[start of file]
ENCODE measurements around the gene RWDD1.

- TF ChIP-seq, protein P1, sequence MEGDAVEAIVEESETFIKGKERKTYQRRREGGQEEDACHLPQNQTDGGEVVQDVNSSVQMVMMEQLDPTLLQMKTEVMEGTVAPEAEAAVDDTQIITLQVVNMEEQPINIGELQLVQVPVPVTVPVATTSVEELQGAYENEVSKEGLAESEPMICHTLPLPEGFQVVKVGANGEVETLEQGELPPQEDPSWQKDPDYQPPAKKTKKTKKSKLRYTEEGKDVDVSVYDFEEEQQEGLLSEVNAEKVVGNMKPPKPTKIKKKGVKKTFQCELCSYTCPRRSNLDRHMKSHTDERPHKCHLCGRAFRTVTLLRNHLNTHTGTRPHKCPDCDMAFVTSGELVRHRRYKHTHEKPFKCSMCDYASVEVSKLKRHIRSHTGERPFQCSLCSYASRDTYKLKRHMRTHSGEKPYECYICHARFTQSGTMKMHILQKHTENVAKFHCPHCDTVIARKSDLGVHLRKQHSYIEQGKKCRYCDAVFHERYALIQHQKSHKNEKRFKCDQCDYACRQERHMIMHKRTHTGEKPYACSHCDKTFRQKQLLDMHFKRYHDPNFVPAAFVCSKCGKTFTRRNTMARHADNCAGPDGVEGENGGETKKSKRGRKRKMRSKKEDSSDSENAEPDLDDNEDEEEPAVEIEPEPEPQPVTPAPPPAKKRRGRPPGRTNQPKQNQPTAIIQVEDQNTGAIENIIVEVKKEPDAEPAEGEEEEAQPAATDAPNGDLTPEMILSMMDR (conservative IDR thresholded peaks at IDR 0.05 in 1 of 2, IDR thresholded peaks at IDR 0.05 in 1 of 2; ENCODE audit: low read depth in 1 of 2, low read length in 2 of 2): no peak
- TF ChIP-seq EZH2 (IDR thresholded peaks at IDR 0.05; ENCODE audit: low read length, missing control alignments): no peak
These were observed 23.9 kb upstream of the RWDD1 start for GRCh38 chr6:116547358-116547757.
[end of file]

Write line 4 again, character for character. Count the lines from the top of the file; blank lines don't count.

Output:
These were observed 23.9 kb upstream of the RWDD1 start for GRCh38 chr6:116547358-116547757.